Other exhibitors drew plenty of attention, as well. As it has the past two years, AMC’s The Walking Dead had a full size recreation of a scene from the series, this time featuring upcoming new character Michonne, complete with her leashed zombie pets. Fans flocked to the Warner Bros display to check out the new Superman costume from the pending Man of Steel film, and did the same to the Total Recall display featuring the futuristic vehicle from that upcoming movie. And Artists’ Alley was well populated with veteran comic artists such as Trevor Von Eeden and Herb Trimpe, as well as newer creators such as Mouse Guard’s David Petersen. And Marvel Comics’ own booth had a large display promoting next year’s Iron Man 3, featuring seven different full size mockups of Iron Man’s armor. On Saturday, Robert Downey Jr. himself put in a brief appearance at the booth and chatted with several dozen youngsters, all decked out in their own homemade Iron Man costumes.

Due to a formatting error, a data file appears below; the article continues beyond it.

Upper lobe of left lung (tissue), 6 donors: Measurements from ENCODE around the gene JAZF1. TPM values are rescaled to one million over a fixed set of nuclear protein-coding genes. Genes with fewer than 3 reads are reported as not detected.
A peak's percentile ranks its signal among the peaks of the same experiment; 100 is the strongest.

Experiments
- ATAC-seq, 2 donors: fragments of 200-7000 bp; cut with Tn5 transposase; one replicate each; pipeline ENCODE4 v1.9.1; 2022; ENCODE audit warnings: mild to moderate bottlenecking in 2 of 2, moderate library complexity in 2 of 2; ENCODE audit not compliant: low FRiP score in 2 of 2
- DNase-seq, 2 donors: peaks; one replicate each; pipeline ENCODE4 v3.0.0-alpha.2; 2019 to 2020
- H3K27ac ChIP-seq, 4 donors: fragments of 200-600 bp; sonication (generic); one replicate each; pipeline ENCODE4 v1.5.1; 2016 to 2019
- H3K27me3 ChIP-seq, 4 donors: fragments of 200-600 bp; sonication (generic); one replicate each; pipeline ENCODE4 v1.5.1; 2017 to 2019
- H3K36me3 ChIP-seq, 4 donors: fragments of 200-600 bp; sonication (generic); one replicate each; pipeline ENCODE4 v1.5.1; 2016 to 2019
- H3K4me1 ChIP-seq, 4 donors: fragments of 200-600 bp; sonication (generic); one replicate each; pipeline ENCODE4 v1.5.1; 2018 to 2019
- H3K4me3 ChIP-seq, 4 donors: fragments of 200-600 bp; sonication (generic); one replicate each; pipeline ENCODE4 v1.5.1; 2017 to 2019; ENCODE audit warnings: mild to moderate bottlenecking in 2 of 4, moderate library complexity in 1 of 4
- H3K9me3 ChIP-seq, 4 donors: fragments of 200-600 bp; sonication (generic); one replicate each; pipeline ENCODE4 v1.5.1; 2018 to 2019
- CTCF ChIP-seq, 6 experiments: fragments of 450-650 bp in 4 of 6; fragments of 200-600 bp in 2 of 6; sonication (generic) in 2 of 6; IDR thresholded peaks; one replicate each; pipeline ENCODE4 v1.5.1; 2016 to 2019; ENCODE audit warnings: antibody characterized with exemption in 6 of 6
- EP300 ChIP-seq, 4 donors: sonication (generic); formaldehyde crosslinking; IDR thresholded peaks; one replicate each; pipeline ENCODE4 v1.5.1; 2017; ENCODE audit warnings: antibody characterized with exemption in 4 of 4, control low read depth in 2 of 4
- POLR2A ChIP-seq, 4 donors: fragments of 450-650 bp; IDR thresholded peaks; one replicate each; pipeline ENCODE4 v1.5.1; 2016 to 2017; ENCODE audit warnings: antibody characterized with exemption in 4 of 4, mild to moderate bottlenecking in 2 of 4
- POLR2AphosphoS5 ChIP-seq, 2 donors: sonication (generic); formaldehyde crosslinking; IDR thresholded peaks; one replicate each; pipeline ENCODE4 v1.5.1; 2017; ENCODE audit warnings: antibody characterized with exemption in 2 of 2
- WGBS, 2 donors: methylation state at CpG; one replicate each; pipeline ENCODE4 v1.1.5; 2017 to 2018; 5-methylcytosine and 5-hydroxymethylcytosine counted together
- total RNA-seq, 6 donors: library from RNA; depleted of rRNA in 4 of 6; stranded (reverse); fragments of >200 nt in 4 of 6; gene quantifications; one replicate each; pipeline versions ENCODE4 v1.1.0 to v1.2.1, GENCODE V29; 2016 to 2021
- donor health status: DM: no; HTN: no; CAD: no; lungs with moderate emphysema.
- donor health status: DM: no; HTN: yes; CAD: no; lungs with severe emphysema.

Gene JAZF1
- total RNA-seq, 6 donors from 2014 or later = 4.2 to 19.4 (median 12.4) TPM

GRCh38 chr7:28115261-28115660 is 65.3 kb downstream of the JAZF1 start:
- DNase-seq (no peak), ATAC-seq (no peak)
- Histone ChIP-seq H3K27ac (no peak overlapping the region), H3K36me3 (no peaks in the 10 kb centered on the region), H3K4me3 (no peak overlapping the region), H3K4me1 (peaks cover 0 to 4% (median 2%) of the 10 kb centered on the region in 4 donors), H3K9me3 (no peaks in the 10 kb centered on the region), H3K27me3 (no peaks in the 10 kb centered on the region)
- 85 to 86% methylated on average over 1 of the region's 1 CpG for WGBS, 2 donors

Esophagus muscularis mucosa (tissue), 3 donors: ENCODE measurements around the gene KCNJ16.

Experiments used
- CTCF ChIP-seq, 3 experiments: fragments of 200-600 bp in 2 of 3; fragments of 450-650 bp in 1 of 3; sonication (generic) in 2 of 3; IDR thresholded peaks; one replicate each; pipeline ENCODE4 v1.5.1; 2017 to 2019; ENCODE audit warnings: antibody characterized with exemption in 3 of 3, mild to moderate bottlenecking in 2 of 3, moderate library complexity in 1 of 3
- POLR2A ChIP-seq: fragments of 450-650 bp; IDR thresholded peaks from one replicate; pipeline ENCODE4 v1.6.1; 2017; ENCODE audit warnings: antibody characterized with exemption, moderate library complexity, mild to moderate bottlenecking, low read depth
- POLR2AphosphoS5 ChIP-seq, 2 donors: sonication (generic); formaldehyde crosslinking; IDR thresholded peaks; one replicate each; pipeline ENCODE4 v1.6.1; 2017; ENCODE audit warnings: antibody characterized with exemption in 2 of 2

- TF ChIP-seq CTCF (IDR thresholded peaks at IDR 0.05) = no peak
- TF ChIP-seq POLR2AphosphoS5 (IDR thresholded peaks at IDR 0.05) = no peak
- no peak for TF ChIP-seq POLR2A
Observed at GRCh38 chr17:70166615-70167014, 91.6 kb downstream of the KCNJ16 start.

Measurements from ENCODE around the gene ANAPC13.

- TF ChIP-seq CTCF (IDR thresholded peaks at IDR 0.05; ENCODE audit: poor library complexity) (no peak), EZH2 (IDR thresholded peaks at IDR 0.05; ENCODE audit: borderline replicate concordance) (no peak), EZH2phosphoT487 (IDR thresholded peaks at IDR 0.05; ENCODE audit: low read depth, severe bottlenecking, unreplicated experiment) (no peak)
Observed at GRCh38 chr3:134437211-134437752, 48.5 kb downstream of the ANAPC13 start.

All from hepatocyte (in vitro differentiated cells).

But most of the celebrity sightings take place elsewhere in the convention center, namely in the program rooms. Downey not only appeared at the Iron Man 3 panel but presided over the first screening of footage from the film, along with Marvel President Kevin Feige. Feige also confirmed rumors that there would be Guardians of the Galaxy film, and director Edgar Wright also appeared on the panel officially announcing the oft-rumored and already-maligned Ant-Man film.
While making no new announcements, Man of Steel director Zach Snyder and star Henry Cavill both appeared at the Warner Bros panel. Sylvester Stallone and Arnold Schwarzenegger appeared together on a panel promoting Expendables 2. Director Peter Jackson showed extensive footage from the upcoming The Hobbit films. And on a smaller scale, and screen, actor Kevin Bacon and other cast members from this fall’s The Following appeared after a screening of the show’s premiere episode.
Among the comic-related announcements, Marvel announced that New Mutants would be ending with issue #50 in October, and that Red She-Hulk would be taking over the Red Hulk title, also in October. Deadpool writer Daniel Way also announced that he would soon be leaving the title. In one of DC’s panels, some comedy ensued as co-publisher Dan DiDio jokingly asked fans if any DC readers from before the New 52 relaunch were still reading the company’s titles. When met with applause, DiDio responded, “Good, I thought you were mad at me.” To which marketing head Bob Wayne added, “Oh, they are.”